Recently I got to review a game called Expeditions: Conquistador (http://www.gameindustry.com/review/item.asp?id=1912). Expeditions was a turn based strategy that had hints of survival and Oregon trail in it. The reason I bring up this unrelated title is because the same combat system has made an appearance. I will get to that later, but first let’s talk Blackguards.
Blackguards is a dark fantasy game that takes place in the fictional world of Aventuria, part of the The Dark Eye world, a popular German tabletop role-playing system. The world is known for being the opposite of high-fantasy, meaning that the heroes are not noble knights on quests, but often drug-addicted, sloppy, rogue types who are more or less out for themselves, but may just save the world in the process. Blackguards follows this theme, and I think gamers will enjoy the change, even if it leads to sometimes maddening results.
When you first start the game you get a few character customization options. These choices are limited to one of three classes (warrior, rogue or mage) and a few face/hair styles. I chose rogue and readied myself for another top notch story.
As always, Daedalic doesn’t disappoint. A spectacular score segued into a beautifully drawn world. Unlike most fantasy games that have a bright palette of color and an overall happy tone, Blackguards has a very dark and sinister overtone to it. Blacks and dark blues have been blended to form a somber mood.
This stroke of artistic genius was visible from the beginning. When your character walks through a brush line he/she sees a wolf making dinner of a gorgeous woman. From there you get to learn the combat system which is a turn-based system. The battlefield is broken into hexes, and you move everyone based on how many movement points they have. If you move too far then they may not be able to act, but this is defined for you by the colors of the hexes. So you can move up far enough to get into range to take a shot, but not so far that is ends your turn, assuming such a zone exists on the map from your current spot.
Line of sight and cover are also taken into effect, and many cover elements are destructible or even harmful under the right circumstances. Using cover correctly is a key to victory in many instances, like when facing a pack of much stronger opponents, luring them into the tall grass and setting it on fire can really help, not that this will be easy to do.
Also, if a piece of derbies is between you and your target, you will take a penalty on the shot. Blackguard makes you factor in arrows much more than other games. On numerous occasions I had to switch to a sword because my arrows were gone after one battle. Because of this, you have to rethink your battle tactics on numerous occasions.
The story for this game proves that Daedalic made it. Once you fend off the wolves you are framed for murder and arrested. You break out with the help of a dwarf and you try to find out what happened to the princess, who turned out to be the one mauled by the wolf. After teaming up with characters of…questionable character, you fight towards the truth behind the princess’ death.
While Blackguards creates a perfect balance of story and action, a couple of small issues appear. First is the experience gained from battles. Like most RPG’s you gain experience from winning battles. Unlike most games though, the experience gained is miniscule and very rarely differs from battle to battle. Kudos to Daedalic for bringing over a lot of elements of the pen and paper game, but leveling your character is a bit of a challenge.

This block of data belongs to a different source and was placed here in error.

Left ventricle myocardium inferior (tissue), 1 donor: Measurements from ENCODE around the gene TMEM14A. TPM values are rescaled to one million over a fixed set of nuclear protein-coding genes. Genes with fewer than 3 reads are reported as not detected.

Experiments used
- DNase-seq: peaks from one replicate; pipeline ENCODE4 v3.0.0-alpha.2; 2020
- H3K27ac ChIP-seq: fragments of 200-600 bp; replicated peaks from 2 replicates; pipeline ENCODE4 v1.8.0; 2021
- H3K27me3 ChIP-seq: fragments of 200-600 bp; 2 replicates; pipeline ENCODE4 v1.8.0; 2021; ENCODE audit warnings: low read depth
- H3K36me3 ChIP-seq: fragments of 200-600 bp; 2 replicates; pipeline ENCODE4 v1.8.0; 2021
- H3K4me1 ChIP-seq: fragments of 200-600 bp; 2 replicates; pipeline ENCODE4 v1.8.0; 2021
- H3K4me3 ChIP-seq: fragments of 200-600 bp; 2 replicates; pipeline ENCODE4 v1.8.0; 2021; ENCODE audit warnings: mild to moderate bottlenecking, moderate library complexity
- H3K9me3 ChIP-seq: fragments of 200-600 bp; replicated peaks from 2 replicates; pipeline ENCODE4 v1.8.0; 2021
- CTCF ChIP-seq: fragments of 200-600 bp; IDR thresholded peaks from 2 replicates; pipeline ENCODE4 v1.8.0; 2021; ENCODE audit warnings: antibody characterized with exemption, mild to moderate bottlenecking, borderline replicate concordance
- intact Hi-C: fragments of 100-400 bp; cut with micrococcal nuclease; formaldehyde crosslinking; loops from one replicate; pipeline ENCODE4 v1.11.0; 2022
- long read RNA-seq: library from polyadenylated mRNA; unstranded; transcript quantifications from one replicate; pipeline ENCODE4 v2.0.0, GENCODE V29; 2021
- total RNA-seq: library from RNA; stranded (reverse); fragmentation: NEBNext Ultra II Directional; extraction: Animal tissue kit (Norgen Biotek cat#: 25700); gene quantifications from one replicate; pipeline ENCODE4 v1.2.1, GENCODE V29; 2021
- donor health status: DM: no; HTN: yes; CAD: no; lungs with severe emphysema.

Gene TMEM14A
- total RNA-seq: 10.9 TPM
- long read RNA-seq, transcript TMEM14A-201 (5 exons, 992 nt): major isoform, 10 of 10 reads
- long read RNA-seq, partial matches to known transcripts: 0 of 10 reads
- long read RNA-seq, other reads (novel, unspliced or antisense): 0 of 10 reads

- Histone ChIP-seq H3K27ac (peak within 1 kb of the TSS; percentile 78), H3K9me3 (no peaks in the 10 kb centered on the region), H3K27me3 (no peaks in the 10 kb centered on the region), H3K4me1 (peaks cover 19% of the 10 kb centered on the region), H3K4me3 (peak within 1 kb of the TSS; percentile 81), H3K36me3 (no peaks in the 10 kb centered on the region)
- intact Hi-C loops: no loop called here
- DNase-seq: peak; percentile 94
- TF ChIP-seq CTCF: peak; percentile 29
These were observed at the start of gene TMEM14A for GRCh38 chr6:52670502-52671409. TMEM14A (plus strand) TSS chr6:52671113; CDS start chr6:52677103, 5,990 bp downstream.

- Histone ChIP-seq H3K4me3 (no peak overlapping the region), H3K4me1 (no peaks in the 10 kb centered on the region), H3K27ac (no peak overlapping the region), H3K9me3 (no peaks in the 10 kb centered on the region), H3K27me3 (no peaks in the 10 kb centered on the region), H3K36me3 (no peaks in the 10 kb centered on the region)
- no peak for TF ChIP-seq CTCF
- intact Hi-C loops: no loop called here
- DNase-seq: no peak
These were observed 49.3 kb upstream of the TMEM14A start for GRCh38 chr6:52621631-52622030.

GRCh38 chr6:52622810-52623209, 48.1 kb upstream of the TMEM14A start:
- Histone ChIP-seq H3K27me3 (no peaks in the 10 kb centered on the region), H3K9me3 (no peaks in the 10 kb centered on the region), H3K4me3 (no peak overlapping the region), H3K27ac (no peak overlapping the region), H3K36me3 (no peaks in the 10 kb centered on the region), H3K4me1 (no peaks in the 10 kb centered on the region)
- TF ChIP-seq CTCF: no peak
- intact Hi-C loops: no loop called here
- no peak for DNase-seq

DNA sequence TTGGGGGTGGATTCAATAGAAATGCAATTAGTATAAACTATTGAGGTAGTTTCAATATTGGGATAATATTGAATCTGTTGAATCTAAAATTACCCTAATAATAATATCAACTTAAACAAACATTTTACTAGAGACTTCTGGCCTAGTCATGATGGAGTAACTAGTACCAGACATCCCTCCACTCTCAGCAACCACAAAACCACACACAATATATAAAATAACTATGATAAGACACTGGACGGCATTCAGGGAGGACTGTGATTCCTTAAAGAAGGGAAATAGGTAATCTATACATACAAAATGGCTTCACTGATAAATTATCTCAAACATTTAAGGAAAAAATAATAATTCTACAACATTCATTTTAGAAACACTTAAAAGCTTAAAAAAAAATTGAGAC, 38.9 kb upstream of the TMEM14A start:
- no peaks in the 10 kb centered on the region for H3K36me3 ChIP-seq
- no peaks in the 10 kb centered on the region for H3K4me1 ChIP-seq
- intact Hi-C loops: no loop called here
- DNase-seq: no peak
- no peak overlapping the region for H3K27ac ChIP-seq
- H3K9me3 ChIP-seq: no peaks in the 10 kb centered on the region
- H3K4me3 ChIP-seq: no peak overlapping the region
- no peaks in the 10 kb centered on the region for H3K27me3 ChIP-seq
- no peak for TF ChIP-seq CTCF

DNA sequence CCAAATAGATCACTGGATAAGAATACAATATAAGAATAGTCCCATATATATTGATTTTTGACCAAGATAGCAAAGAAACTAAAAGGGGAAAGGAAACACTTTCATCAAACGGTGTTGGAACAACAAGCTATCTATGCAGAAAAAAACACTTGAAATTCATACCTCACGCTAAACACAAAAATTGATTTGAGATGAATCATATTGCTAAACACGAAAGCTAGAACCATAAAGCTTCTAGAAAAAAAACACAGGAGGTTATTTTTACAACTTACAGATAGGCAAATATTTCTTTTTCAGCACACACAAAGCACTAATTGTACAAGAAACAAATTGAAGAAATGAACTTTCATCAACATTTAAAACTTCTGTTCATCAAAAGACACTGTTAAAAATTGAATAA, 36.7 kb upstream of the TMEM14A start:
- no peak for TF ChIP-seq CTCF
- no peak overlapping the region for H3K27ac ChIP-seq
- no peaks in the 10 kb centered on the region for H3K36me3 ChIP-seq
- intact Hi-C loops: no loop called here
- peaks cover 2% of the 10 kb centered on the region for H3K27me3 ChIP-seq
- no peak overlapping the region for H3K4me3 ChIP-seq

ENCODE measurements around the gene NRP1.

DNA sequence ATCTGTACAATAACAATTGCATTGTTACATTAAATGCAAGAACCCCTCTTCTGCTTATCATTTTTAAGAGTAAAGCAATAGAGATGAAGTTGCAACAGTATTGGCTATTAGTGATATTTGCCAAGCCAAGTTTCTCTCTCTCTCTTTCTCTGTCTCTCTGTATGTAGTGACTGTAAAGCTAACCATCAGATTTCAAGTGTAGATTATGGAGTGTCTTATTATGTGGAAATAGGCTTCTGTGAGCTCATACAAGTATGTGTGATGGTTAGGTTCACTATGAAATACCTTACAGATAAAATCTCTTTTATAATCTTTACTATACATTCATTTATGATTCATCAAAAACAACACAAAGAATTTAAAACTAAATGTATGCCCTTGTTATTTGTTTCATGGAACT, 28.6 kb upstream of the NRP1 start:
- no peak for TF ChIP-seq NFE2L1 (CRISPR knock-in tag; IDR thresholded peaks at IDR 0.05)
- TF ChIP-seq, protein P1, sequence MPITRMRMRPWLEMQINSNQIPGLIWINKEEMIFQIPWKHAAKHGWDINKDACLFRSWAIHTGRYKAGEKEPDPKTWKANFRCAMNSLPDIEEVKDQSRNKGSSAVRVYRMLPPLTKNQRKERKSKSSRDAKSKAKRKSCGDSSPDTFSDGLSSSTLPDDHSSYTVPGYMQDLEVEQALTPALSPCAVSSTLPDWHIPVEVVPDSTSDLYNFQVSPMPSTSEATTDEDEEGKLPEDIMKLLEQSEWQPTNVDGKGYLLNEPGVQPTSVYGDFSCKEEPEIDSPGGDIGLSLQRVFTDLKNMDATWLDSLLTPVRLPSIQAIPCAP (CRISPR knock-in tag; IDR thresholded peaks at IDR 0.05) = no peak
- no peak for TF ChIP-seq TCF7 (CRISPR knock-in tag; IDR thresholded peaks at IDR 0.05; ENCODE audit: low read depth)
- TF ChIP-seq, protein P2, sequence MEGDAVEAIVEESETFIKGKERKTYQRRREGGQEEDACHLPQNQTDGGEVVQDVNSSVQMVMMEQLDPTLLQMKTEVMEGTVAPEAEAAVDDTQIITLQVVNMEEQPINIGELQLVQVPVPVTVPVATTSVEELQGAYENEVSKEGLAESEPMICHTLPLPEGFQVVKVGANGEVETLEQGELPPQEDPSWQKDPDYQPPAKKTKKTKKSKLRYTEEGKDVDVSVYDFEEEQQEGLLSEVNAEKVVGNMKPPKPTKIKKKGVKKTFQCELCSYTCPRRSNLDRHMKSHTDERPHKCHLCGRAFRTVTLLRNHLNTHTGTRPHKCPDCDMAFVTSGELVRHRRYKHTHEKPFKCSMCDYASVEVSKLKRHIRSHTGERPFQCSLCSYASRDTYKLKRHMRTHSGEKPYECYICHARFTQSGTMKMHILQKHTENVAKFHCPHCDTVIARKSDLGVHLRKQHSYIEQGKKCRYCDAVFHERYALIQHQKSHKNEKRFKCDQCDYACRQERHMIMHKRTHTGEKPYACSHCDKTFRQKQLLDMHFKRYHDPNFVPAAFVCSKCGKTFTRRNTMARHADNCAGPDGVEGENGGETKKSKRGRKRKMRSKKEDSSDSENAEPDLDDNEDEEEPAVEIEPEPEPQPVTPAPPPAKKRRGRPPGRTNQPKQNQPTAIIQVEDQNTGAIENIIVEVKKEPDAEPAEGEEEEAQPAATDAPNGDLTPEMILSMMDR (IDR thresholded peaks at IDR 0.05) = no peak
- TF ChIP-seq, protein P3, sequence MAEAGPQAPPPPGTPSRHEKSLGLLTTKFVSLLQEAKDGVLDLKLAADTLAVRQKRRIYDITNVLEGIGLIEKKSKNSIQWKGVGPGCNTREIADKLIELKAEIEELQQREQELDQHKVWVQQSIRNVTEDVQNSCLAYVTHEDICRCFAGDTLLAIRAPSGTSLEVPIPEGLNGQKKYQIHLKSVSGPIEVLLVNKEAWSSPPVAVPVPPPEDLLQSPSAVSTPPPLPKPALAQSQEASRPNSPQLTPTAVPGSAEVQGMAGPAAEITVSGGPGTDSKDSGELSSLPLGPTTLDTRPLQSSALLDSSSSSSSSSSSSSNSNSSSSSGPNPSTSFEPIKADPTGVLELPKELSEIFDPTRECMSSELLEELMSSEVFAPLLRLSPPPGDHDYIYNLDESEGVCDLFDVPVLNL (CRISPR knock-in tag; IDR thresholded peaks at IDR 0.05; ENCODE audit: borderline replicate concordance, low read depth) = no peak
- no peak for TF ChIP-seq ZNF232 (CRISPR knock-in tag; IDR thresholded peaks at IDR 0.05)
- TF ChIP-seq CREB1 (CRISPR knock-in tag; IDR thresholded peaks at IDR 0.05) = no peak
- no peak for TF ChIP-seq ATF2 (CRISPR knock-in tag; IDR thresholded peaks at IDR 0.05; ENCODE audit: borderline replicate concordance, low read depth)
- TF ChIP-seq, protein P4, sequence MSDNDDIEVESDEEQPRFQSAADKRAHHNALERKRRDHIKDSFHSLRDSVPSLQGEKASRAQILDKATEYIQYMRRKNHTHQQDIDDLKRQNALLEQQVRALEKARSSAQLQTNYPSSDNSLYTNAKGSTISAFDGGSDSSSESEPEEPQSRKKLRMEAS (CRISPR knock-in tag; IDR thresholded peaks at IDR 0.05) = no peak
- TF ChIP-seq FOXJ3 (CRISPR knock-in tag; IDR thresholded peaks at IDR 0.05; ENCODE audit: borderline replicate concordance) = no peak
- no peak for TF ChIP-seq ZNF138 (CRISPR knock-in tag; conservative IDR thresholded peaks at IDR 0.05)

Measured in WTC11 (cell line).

There are three pages of possible places to spend your points, and it’s anything but simple. You might need to spend five points to get the first level of a skill and then 12 points to get level two and so on. Plus there are prerequisite attributes that work the same way. And you might have a pool of any number of experience points from one to hundreds to work with depending on how long it’s been since you leveled up. Not only does this make it far more math-centric than needed, but adding points doesn’t always do what you think, especially with spells. You can easily level your characters in a wrong or ineffective way, which could call for a restart given the game’s difficulty.
As I mentioned before, this game is very difficult, which isn’t all that surprising. If you look back at all of my Daedalic reviews, I don’t believe one is rated less than hard. Blackguards will challenge your skills as well on your luck on the normal difficulty. It’s the fun, challenging type of hard, as opposed to the light your computer on fire from frustration hard. Still, most people will probably want to set the difficulty to Easy, which I think is pretty much Normal for most games. You will still be challenged, believe me.
Depending on how you like to play, Blackguards could be exactly what you are looking for in a fantasy RPG. The turn-based combat is challenging and deep, but that is probably 80 percent of the game. There are a few puzzles mixed in, though these are mostly combat based, like trying to figure out how to rescue a princess from the other side of the map in just five turns. The story is quite good, but really takes a secondary role to the fighting, for better or worse depending on player preference.
The music and sound effects are amazing and really add to the experience. I think if a company deserves an award for best music during a game, it’d be Daedalic. Combined with the extraordinary graphics, Blackguards is every fantasy lover’s dream, especially if you are looking for a thinking-man’s type of RPG where every battle is a chess-board and every move counts.
Blackguards should be on the list of every fantasy RPGer, and especially those who enjoy a great turn-based combat-heavy romp. With a vivid story and at least 20 hours of game play to back it up, this one will turn out to be a worthy investment. Blackguards earns high praise and 4.5 GiN Gems from me.